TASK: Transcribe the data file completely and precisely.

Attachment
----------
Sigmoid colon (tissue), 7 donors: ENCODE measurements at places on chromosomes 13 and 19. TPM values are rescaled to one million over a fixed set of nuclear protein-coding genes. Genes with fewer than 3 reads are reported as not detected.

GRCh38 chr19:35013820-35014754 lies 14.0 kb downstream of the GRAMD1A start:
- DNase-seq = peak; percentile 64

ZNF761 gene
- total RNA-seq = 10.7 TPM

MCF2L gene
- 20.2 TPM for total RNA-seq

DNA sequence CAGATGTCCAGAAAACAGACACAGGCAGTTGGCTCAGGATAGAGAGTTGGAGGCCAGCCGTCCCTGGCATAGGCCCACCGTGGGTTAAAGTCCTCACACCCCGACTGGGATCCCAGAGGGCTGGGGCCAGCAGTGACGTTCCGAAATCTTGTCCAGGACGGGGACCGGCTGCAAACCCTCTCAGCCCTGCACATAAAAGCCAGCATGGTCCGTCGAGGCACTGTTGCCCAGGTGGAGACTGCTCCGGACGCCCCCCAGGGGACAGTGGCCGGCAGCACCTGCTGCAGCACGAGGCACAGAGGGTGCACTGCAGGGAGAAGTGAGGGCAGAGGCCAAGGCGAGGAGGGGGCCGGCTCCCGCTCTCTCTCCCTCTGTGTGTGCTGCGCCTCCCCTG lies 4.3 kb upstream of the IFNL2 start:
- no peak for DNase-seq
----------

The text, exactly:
Sigmoid colon (tissue), 7 donors: ENCODE measurements at places on chromosomes 13 and 19. TPM values are rescaled to one million over a fixed set of nuclear protein-coding genes. Genes with fewer than 3 reads are reported as not detected.

GRCh38 chr19:35013820-35014754 lies 14.0 kb downstream of the GRAMD1A start:
- DNase-seq = peak; percentile 64

ZNF761 gene
- total RNA-seq = 10.7 TPM

MCF2L gene
- 20.2 TPM for total RNA-seq

DNA sequence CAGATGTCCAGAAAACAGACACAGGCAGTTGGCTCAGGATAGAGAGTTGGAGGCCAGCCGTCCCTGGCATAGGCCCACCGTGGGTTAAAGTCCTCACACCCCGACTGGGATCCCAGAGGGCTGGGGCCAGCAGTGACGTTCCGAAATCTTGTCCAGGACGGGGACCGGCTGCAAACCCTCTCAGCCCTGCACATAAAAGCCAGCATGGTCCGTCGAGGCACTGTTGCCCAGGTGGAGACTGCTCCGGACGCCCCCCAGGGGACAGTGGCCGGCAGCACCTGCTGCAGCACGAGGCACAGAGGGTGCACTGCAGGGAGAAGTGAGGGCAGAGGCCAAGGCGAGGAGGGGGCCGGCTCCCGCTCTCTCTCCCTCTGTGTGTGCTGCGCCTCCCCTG lies 4.3 kb upstream of the IFNL2 start:
- no peak for DNase-seq